Java Summary: Math and java.util.Random Classes

Some basic math functions can be found in the Math class. The StrictMath class (not described here) may produce less accurate results and be slower, but will produce absolutely identical results, bit for bit, on all machines. Don't use StrictMath unless you need this very specific kind of portability.

If you need numbers that exceed the range of long, use java.math.BigInteger. If you need to do exact decimal arithmetic, use java.math.BigDecimal, which gives complete control over precision and rounding, eg for financial calculations. Assume following declarations

float f;
double d, d1, d2;
double ar;  // angle in radians.
x is any of int, long, float, or double.
Math Constants
Two common constants are defined in the Math class.
doubleMath.E() Value of e, 2.718282..., base of the natural logarithms.
doubleMath.PI() Value of pi, 3.14159265 ....
Math Methods
Trigonometric Methods
All trigonometric method parameters are measured in radians, the normal mathematical system of angles, and not in degrees, the normal human angular measurement system. Use the toRadians or toDegrees methods to convert between these systems, or use the knowledge that there are 2*PI radians in 360 degrees. In addition to those below, the arc functions are also available.
doubleMath.sin(ar) Returns the sine of ar.
doubleMath.cos(ar) Returns the cosine of ar.
doubleMath.tan(ar) Returns the tangent of ar.
doubleMath.toRadians(d) Returns d (angle in degrees) converted to radians.
doubleMath.toDegrees(ar) Returns ar (angle in radians) converted to degrees.
Exponential Methods
The two basic functions for logarithms and power are available. These both use the base e (Math.E) as is the usual case in mathematics.
doubleMath.exp(d) Returns e (2.71...) to the power d.
doubleMath.pow(d1, d2) Returns d1d2.
doubleMath.log(d) Returns the logarithm of d to base e.
Misc Methods
doubleMath.sqrt(d) Returns the square root of d.
tMath.abs(x) Returns absolute value of x with same type as the parameter: int, long, float, or double.
tMath.max(x, y) Returns maximum of x and y with same type as the parameter: int, long, float, or double.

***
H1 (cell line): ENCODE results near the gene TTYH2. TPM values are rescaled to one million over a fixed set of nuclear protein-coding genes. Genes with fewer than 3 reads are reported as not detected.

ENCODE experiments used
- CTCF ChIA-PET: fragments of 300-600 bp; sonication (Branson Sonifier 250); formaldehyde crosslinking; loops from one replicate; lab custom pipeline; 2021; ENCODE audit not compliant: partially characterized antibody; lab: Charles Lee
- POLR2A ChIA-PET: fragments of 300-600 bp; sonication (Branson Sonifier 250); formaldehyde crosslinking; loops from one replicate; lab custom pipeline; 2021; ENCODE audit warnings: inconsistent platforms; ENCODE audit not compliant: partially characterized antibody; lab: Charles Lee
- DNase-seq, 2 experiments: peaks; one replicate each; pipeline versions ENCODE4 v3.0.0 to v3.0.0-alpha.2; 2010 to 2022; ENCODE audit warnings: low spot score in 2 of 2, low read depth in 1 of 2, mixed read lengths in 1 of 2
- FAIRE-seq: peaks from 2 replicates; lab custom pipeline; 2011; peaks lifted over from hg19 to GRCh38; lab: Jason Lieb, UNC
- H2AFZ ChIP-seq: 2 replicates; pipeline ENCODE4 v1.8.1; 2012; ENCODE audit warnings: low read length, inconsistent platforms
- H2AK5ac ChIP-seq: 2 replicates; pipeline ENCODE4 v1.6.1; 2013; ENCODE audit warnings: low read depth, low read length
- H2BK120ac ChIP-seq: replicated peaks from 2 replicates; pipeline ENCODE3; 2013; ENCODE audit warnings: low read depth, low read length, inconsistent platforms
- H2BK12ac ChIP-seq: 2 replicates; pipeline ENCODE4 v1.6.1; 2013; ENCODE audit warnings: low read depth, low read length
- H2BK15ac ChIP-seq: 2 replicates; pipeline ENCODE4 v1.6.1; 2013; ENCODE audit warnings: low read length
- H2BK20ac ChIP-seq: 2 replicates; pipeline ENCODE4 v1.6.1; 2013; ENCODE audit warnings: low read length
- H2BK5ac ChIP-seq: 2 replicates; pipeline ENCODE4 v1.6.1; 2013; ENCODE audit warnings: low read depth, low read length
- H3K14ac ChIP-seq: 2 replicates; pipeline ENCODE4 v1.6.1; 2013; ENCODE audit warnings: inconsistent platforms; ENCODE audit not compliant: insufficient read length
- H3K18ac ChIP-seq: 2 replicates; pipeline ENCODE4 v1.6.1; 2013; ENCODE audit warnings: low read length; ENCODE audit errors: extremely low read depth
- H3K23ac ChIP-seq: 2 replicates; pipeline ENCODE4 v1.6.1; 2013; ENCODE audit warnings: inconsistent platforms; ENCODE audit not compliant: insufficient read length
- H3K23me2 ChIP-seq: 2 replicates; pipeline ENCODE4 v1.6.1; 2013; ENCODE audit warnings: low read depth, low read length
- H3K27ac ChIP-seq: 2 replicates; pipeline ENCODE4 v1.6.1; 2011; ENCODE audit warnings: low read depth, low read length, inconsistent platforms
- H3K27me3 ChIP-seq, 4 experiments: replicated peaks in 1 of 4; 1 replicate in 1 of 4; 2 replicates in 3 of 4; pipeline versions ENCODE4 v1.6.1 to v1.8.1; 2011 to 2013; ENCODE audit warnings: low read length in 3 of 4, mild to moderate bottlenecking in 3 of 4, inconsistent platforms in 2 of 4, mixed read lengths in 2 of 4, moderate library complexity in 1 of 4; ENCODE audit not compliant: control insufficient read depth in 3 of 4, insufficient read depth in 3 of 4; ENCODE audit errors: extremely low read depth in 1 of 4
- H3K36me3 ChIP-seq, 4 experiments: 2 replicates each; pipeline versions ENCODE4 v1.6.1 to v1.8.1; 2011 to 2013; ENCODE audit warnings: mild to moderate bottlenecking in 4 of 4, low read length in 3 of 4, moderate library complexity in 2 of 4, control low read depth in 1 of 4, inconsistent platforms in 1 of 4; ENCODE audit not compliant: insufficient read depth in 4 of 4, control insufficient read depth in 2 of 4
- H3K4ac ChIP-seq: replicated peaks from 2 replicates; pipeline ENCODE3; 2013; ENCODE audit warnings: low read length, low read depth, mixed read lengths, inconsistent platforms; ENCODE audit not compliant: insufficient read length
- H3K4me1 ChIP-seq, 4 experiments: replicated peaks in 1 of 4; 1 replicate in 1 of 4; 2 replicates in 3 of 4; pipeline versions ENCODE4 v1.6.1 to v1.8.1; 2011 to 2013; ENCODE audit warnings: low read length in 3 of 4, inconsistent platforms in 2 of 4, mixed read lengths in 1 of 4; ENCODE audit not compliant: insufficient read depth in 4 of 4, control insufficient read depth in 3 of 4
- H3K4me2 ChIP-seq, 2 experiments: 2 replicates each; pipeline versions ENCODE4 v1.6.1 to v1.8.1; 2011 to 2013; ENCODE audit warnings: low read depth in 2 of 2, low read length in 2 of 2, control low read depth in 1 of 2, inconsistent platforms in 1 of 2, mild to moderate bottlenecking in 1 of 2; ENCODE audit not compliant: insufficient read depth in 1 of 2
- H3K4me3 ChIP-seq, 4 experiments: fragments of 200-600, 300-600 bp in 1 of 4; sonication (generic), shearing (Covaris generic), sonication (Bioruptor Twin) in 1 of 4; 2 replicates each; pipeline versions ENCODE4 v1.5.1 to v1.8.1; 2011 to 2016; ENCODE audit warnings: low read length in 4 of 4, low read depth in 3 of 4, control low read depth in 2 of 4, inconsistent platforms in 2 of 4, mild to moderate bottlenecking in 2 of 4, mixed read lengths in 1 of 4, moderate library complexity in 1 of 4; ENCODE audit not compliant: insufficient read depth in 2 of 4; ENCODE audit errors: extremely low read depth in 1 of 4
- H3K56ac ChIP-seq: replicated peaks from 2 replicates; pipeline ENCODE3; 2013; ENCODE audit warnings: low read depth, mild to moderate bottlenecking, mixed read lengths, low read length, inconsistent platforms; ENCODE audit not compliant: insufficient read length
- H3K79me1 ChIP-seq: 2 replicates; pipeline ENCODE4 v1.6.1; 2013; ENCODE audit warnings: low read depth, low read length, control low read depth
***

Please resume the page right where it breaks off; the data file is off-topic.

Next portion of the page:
tMath.min(x, y) Returns minimum of x and y with same type as the parameter: int, long, float, or double.
Integer Related Methods
The following methods translate floating point values to integer values, altho these values may still be stored in a double.
doubleMath.floor(d) Returns the closest integer-valued double which is equal to or less than d.
doubleMath.ceil(d) Returns the closest integer-valued double which is equal to or greater than d.
doubleMath.rint(d) Returns the closest integer-valued double to d.
longMath.round(d) Returns the long which is closest in value to the double d.
intMath.round(f) Returns the int which is closest in value to the float f.
Random Numbers
For significantly more control over random number generation use the java.util.Random class (see below).
doubleMath.random() Returns a number x in the range, 0.0 <= x < 1.0.
java.util.Random Class
The java.util.Random class provides more flexible ways to generate uniformly distributed random numbers, providing easy generation of types other than double, as well as providing a Gaussian distribution.
Random Constructors
It's necessary to construct a Random object.
Randomnew Random(); Uses time in milliseconds as the seed.
Randomnew Random(long seed); Uses the provided seed for testing purposes.
Random Methods
All methods return a uniform distribution of values, except nextGaussian(). Assume r is a Random object..
intr.nextInt(int n) Returns random int >= 0 and < n.
intr.nextInt() Returns random int (full range).
longr.nextLong() Returns random long (full range).
floatr.nextFloat() Returns random float >=0.0 and < 1.0.
doubler.nextDouble() Returns random double >=0.0 and < 1.0.
booleanr.nextBoolean() Returns random boolean (true or false).
doubler.nextGaussian() Returns random double with mean 0.0 and standard deviation 1.0.

Other math libraries

I don't keep track of math libraries, but I'll add links below as I run across them. I have no idea if these are good or bad.

Copyright 2005 Fred Swartz